Stephen Sirard, Holden Voelger

Holden Voelger and Stephen Sirard

As a first-generation college student, Stephen Sirard said he experienced some headaches covering his expenses when he first started as a chemical engineering undergraduate at Georgia Tech in 1993.

“Having to work as a golf caddie on weekends while being a full-time student was very demanding,” said Stephen (BS ChBE 1998), who grew up in Stone Mountain, Georgia. But he eventually began to win scholarships to help cover his expenses as he excelled in his studies. “That was extremely helpful, and I thought one day I’d like to pay it back.”

And that’s exactly what he and his wife did in 2019, endowing the Ratchana and Stephen Sirard Scholarship in the College of Engineering, benefiting students in both the School of Chemical and Biomolecular Engineering (ChBE) and School of Material Science and Engineering.

Ratchana, who moved to the United States at age 4 as a refugee from Laos, experienced similar challenges paying for her higher education. She met Stephen at the University of Texas-Austin where they received their doctorates (hers in materials science, his in chemical engineering), and they currently reside in that city.

“Both of us saw education as extremely important for us in improving our lives,” Stephen said. “We strongly support helping engineering students. The world has a lot of problems, and engineers will be on the front lines.”

Easing Financial Burdens

Senior Holden Voelger was one of the first ChBE students to receive the Sirard scholarship during his sophomore year. A native of Long Island, New York, who loves to travel, Holden knew he didn’t want to attend college in his home state.

But with a tuition rate significantly higher than in-state Georgia students and without access to Georgia scholarships like HOPE, Holden said the Sirard scholarship has eased his financial burden for the last few years.

“I’m definitely grateful for the Sirards financing such a scholarship,” Holden said. “Every penny counts when it comes to out-of-state tuition.”

Holden had the opportunity to meet Stephen Sirard during the latter’s recent trip to campus. “My meeting with Steve really opened my eyes to how beneficial obtaining a graduate degree could be in terms of getting research experience,” said Holden, who will graduate in Fall 2024 and is still weighing career options. “I’ve always considered graduate school, and talking to him really opened me to the idea of it.”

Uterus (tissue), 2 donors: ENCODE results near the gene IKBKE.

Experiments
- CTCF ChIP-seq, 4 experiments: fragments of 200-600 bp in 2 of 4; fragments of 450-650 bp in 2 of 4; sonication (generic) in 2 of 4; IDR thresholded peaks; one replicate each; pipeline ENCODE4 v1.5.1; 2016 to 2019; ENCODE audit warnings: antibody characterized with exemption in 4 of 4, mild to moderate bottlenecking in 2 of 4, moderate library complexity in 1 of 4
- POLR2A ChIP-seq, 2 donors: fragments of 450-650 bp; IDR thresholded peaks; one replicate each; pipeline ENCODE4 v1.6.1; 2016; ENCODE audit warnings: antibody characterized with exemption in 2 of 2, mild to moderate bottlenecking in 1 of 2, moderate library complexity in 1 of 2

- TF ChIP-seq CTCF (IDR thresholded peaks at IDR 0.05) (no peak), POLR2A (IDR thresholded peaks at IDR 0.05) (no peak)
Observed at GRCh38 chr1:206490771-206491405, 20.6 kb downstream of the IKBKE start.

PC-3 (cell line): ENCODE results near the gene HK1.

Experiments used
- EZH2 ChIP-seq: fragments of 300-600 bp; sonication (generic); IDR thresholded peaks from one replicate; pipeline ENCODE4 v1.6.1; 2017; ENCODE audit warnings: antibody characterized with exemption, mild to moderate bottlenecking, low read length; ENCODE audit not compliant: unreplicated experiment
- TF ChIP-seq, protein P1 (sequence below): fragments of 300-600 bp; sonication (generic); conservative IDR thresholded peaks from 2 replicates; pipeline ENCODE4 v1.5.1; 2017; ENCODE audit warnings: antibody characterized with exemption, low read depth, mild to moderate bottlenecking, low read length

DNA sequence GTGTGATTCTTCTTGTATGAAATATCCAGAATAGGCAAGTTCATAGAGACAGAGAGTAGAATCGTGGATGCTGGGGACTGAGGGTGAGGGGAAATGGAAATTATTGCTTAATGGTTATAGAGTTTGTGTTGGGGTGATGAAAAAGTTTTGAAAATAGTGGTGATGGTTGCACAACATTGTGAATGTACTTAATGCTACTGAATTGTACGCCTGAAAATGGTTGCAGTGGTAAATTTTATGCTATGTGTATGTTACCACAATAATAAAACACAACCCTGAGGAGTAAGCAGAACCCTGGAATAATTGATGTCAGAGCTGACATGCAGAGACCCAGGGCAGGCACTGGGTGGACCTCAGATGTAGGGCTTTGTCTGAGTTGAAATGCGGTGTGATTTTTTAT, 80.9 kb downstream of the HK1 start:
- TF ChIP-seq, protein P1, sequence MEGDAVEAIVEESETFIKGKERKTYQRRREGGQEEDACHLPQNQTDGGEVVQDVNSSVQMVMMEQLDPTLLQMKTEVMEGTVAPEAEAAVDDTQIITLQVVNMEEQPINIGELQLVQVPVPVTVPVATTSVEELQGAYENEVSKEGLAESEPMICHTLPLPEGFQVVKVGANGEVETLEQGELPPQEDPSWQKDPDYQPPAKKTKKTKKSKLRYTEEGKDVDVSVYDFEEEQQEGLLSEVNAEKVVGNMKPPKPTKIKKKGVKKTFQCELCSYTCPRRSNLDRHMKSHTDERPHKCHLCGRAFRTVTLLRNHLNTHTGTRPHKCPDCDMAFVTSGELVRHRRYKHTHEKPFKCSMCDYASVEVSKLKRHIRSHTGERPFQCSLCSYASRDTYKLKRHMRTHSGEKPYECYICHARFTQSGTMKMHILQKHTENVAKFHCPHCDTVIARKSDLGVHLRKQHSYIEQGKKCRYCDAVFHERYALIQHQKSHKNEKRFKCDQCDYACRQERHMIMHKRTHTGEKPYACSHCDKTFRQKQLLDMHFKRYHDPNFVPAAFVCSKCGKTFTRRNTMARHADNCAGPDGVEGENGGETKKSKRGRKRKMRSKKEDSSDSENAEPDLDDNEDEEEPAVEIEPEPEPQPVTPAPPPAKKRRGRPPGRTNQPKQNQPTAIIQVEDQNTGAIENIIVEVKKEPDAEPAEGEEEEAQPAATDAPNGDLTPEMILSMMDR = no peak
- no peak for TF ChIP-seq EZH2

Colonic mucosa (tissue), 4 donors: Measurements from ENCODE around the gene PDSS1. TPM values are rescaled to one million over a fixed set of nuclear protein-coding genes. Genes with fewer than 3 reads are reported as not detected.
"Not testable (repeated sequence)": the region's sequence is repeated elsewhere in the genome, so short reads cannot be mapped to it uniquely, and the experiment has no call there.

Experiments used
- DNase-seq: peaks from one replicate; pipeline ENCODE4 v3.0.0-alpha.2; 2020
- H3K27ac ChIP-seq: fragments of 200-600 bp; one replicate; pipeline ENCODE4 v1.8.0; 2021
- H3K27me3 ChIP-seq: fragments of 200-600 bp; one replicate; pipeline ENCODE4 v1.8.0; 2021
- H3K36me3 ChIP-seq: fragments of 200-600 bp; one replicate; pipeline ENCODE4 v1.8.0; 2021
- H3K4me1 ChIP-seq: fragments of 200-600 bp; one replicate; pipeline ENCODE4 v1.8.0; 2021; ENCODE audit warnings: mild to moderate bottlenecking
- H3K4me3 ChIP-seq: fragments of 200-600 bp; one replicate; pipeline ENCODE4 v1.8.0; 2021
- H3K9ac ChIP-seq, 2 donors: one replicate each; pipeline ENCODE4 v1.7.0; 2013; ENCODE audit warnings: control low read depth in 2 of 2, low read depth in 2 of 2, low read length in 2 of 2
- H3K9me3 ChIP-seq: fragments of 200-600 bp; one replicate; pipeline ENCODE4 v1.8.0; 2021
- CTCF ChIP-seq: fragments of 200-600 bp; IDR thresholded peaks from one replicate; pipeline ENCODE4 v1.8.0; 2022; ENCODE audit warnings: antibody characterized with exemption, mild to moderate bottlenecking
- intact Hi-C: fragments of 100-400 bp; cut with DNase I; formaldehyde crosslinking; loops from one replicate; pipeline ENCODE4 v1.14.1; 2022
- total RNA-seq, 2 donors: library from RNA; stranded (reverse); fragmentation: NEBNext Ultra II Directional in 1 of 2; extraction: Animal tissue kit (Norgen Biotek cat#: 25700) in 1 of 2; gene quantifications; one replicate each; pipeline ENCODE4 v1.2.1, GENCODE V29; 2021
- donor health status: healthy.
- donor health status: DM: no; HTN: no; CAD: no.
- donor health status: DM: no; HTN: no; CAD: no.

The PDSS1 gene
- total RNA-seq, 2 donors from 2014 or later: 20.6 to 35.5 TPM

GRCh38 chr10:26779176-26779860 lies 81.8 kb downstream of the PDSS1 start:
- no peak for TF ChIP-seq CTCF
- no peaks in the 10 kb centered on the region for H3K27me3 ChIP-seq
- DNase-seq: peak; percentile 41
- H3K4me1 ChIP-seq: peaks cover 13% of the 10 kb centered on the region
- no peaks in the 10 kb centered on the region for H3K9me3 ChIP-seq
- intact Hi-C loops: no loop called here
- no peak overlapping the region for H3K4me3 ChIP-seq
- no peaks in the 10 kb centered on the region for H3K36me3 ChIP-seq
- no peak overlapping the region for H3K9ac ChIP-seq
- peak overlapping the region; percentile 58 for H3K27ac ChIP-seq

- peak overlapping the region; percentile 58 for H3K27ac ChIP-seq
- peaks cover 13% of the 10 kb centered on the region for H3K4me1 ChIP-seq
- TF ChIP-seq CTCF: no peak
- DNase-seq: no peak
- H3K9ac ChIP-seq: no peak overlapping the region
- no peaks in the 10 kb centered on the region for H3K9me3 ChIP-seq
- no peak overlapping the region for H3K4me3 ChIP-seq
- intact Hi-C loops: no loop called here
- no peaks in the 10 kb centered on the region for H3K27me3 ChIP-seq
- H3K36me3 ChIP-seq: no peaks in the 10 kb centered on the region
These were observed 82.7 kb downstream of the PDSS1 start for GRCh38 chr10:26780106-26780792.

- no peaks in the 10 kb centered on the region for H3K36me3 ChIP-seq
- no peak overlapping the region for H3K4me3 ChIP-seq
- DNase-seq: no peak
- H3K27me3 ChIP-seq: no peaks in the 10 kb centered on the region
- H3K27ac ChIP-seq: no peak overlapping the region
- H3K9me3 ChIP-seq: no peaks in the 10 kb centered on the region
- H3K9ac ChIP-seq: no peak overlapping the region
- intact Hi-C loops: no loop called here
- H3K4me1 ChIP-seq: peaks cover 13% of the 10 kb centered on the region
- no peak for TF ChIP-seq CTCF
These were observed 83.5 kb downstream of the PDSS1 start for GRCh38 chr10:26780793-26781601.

Stephen, who focused his PhD studies on the interaction of polymer thin films with supercritical fluids, decided to go into industry after his studies. He retired in 2021 as technical director for advanced technology development at Lam Research. Ratchana is also retired from her career in the semiconductor industry, and the two are focused on raising their 11-year-old daughter.

ChBE Advisory Board Member

Since 2020, Stephen has served on ChBE’s External Advisory Board, which has members from a wide range of industries who meet twice a year with school leadership and students to listen and make recommendations. “We want to help Georgia Tech provide the best experience for students while maintaining and building its status as a thought leader in the engineering field,” he explained.

Stephen and Ratchana are considering future financial support for graduate fellowships to help students deal with the rising cost of living. He received a similar fellowship during his graduate studies, and said, “It helped me a lot so I’m hoping to endow something similar.”

He added: “I have a heartfelt appreciation for Georgia Tech and how much it’s done for me. I really believe in the Institute’s mission and hope to support it for as long as I can.”

Please note gifts and commitments in support of undergraduate scholarships are included in Transforming Tomorrow: The Campaign for Georgia Tech, a more than $2 billion comprehensive campaign designed to secure resources that will advance the Institute and its impact — on people’s lives, on the way we work together to create innovative solutions, and on our world — for decades to come.